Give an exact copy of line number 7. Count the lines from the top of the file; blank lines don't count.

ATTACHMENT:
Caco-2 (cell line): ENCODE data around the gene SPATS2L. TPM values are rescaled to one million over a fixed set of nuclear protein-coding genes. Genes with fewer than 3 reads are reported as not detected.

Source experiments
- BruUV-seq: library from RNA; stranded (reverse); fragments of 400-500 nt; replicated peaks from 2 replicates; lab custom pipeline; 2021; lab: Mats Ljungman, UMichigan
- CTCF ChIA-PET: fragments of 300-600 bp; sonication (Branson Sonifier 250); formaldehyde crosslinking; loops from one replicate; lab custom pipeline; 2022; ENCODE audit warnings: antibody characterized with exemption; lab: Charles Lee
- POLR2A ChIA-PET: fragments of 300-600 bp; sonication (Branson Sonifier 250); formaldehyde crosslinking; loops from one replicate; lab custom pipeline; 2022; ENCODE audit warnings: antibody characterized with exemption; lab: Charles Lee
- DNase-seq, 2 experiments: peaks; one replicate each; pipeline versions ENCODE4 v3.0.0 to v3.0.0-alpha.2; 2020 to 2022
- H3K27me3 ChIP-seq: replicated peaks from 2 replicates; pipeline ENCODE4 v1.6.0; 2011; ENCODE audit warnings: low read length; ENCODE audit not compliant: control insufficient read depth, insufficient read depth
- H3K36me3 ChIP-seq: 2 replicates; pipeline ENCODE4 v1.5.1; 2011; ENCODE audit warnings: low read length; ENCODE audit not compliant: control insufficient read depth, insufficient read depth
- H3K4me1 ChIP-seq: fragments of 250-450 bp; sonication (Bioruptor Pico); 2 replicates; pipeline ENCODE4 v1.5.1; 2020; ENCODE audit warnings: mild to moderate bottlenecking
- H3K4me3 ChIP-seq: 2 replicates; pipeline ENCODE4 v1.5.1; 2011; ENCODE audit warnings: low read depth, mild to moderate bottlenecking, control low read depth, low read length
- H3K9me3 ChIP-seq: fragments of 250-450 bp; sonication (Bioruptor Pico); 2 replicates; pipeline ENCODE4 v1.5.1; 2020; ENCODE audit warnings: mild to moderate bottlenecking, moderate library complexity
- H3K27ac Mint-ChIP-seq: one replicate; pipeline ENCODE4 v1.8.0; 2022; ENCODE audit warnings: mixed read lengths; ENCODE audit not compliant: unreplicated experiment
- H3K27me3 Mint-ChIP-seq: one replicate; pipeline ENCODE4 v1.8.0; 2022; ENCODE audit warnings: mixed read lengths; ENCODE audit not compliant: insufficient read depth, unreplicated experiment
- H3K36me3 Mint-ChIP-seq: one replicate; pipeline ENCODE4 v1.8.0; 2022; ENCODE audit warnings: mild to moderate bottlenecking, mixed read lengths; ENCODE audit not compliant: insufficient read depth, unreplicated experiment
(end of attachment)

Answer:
- H3K27me3 ChIP-seq: replicated peaks from 2 replicates; pipeline ENCODE4 v1.6.0; 2011; ENCODE audit warnings: low read length; ENCODE audit not compliant: control insufficient read depth, insufficient read depth